We can proudly say everyone's excited about our companies' products – from autarq solar roof tiles to Lumenion's energy storage – and now it's our job to make them more mature and scale the businesses. If you look at it from an SDG perspective, the only big question is scale. If you don't raise the necessary amount of money, if you don't have the engineering power, if you're afraid of a foreign market, then you're not going to make it. And we need to be fast, as the world is running out of time.

Germany is bad at scale. We've not had a good track record in the past 30, 40 or 50 years, with few exceptions like for example MP3. We have fantastic innovation power, we have great minds, but we're often very slow in time-to-market. In terms of start-up culture, we Europeans are a bit too conservative.

Quite frankly, as econnext – a holding company – I was never of the opinion that Germany is the nucleus of global climate action. If you have fantastic technology, and you feel there is a market for it, it's never going to be only in Germany.

Michael Schneider, co-CEO and co-founder of econnext

Your focus is SDGs. How many of your companies are in energy and climate?

We did not plan it this way, but most are. We have businesses in circular economy, clean energy, storage and the SDG-related fin-tech Screen17.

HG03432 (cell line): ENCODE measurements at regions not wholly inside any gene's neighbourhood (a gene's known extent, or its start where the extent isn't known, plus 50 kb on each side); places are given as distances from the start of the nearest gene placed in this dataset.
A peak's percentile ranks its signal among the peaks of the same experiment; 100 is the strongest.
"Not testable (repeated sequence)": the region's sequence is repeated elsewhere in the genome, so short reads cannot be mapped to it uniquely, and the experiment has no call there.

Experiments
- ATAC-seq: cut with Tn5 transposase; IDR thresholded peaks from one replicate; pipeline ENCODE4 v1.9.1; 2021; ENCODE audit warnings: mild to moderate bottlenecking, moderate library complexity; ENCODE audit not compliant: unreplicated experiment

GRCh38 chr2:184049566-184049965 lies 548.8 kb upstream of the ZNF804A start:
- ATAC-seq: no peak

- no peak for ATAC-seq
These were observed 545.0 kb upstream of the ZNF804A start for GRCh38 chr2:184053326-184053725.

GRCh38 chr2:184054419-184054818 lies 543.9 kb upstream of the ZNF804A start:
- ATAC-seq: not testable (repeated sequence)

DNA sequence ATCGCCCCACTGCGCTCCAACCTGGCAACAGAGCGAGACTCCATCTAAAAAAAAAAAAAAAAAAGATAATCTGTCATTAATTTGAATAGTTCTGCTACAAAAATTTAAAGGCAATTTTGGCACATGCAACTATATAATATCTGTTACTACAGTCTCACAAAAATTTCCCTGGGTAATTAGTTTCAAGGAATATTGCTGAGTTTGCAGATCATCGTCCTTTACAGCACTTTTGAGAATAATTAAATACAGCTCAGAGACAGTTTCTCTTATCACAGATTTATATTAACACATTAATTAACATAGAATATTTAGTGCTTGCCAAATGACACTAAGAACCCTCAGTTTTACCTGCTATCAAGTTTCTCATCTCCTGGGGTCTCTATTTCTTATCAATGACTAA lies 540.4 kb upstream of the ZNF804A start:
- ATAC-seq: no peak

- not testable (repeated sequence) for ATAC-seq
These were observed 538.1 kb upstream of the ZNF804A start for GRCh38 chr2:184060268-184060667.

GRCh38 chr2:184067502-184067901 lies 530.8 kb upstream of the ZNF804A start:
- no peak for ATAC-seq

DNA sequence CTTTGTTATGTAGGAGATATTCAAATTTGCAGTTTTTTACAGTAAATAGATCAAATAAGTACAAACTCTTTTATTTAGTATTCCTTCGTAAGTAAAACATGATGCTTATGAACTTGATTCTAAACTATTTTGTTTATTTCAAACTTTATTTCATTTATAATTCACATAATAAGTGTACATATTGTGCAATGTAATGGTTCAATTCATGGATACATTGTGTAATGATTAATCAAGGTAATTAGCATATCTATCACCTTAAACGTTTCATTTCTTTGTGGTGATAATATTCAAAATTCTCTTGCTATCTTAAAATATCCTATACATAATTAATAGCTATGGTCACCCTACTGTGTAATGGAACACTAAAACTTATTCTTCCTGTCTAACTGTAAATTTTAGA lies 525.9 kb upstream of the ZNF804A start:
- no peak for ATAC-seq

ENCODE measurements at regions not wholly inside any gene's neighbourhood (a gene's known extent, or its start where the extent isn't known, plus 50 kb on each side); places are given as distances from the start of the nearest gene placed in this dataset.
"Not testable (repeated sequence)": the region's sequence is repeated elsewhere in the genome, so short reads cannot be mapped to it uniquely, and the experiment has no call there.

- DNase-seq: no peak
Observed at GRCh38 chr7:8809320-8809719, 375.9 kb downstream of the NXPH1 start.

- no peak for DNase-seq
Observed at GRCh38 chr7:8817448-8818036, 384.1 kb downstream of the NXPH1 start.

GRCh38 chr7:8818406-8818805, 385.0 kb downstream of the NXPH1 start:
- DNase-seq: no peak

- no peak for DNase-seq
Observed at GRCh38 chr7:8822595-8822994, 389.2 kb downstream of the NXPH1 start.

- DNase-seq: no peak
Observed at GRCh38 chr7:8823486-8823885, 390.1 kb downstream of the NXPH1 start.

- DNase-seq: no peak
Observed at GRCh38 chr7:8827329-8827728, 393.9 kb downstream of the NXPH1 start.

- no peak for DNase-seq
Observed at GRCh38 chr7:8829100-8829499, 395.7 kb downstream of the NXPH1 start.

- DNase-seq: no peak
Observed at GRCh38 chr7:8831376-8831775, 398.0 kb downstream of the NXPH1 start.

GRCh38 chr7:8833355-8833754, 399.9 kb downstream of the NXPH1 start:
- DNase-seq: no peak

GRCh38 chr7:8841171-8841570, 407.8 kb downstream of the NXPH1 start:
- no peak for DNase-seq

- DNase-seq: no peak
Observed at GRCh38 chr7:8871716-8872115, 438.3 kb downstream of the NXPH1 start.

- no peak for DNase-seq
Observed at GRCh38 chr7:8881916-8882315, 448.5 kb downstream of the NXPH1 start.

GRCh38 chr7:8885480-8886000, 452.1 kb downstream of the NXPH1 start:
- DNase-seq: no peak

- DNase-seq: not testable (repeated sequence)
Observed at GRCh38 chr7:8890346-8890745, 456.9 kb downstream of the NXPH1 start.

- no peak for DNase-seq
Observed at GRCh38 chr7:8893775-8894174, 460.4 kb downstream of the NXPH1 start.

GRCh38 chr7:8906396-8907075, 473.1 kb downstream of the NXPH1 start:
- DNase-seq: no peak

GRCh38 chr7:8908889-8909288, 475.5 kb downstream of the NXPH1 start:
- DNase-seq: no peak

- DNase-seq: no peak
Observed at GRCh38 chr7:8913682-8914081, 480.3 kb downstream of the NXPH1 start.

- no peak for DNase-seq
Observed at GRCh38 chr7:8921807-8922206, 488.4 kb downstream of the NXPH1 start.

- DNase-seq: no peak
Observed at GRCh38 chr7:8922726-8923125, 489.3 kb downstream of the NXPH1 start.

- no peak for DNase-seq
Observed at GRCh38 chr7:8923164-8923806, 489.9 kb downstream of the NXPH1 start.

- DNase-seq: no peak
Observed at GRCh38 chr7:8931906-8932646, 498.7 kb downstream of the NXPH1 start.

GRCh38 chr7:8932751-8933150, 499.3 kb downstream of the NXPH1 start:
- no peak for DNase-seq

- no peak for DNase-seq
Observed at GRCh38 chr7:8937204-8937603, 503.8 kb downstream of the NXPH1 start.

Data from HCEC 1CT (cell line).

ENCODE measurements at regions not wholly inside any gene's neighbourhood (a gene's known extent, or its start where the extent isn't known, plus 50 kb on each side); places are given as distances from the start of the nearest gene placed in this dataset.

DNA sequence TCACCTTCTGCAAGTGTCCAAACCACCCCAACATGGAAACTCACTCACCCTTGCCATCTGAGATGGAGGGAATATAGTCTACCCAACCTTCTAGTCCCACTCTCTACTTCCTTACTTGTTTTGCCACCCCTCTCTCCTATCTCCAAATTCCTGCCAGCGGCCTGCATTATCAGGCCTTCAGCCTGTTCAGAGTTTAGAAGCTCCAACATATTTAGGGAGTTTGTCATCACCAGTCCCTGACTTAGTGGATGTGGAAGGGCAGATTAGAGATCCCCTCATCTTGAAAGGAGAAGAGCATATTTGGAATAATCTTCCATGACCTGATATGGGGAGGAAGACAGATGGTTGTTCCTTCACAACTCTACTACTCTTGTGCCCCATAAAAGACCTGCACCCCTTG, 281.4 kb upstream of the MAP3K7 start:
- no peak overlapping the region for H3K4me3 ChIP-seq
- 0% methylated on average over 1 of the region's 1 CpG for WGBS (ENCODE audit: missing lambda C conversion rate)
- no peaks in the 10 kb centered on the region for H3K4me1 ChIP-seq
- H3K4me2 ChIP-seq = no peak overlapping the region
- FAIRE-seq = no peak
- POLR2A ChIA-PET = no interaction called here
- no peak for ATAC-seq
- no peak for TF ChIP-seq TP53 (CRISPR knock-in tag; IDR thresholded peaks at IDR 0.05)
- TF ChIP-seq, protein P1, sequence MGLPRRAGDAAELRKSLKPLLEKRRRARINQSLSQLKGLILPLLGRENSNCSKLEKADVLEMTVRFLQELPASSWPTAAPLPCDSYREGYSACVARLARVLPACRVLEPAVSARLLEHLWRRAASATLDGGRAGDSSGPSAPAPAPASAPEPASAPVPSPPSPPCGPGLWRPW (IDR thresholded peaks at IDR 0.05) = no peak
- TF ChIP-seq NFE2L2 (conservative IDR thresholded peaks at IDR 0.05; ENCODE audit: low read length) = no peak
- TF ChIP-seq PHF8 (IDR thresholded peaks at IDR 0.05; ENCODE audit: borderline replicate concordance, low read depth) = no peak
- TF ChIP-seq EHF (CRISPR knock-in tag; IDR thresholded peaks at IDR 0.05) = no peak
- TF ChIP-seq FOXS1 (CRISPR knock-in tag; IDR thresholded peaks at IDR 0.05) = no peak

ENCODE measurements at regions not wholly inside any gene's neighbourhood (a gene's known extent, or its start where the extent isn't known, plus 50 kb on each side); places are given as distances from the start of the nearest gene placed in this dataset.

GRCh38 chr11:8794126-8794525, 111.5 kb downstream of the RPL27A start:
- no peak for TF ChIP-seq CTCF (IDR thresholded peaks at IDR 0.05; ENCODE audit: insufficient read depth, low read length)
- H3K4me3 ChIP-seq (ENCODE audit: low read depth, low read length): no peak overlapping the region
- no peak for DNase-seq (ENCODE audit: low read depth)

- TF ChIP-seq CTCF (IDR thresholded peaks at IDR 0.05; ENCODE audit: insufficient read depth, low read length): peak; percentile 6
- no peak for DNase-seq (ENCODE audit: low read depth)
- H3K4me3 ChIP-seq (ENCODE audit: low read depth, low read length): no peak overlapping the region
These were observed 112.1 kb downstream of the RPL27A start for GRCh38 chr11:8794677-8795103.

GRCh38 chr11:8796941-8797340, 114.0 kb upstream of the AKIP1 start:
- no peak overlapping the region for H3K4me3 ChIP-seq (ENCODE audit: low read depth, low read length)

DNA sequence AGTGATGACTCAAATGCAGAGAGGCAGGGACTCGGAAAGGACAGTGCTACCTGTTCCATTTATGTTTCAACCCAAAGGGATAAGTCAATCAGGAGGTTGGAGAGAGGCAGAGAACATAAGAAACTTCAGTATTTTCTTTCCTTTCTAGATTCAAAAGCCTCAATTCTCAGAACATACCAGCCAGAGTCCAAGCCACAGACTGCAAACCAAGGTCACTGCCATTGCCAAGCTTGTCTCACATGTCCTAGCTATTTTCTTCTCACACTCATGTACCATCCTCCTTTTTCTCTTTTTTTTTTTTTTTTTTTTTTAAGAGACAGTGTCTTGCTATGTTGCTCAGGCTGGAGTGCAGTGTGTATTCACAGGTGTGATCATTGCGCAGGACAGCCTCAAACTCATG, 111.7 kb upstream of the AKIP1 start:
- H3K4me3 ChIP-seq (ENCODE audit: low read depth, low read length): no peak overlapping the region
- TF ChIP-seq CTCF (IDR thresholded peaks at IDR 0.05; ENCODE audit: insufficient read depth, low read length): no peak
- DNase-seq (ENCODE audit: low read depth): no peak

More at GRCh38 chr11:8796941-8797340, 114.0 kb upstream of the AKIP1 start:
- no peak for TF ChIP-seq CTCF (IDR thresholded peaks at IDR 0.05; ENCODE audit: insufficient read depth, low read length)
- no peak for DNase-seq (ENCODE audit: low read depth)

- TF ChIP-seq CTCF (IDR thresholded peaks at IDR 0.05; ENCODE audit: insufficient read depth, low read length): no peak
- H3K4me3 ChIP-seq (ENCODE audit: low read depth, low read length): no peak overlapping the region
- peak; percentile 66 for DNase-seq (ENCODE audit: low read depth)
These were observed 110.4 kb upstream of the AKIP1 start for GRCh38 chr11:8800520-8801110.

The beauty of econnext is that the shareholders are agnostic in what SDG-business models will come our way, and then the 14 of us will sit down and make a decision. Our autarq business produces solar roof tiles, and when the company FLAXRES – which deals with recycling of solar panels – came along, we went for it. Why wouldn't we be interested in somebody that can recycle our own solar roof tiles into the raw materials and can save 95 percent of energy against traditional mechanical/chemical recycling? There's a fantastic synergy between the two start-ups.

The German government recently decided on its climate action package. What's your view on the proposals?

The diplomatic answer would be: things are going in a direction. They're probably going in the right direction. The legislative process will take another six months or so until we know all the details.

Quite frankly, as econnext – a holding company – I was never of the opinion that Germany is the nucleus of global climate action. If you have fantastic technology, and you feel there is a market for it, it's never going to be only in Germany.